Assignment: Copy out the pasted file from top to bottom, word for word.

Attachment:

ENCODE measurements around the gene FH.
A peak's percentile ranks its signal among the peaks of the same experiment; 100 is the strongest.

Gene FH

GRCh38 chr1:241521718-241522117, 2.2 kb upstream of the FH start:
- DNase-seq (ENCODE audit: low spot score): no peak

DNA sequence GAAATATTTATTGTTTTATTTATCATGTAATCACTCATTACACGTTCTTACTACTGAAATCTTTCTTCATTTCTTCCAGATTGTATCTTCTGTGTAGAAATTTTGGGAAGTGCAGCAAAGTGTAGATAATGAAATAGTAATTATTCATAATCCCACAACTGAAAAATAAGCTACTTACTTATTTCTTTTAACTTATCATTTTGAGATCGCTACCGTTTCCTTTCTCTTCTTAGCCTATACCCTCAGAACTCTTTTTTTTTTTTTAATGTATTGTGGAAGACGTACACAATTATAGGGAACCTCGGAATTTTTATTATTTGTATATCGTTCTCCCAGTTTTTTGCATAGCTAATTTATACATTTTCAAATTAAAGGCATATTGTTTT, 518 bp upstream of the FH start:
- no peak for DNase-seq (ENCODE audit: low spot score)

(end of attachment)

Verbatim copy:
ENCODE measurements around the gene FH.
A peak's percentile ranks its signal among the peaks of the same experiment; 100 is the strongest.

Gene FH

GRCh38 chr1:241521718-241522117, 2.2 kb upstream of the FH start:
- DNase-seq (ENCODE audit: low spot score): no peak

DNA sequence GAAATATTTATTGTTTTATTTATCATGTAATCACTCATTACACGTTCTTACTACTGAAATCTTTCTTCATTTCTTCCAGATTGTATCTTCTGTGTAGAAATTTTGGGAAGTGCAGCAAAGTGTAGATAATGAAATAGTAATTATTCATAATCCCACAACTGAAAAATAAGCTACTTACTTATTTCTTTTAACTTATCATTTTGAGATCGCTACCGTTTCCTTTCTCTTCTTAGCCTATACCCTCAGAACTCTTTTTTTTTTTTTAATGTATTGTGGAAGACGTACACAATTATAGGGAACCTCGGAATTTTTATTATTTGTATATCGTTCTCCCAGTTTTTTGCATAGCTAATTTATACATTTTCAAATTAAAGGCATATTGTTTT, 518 bp upstream of the FH start:
- no peak for DNase-seq (ENCODE audit: low spot score)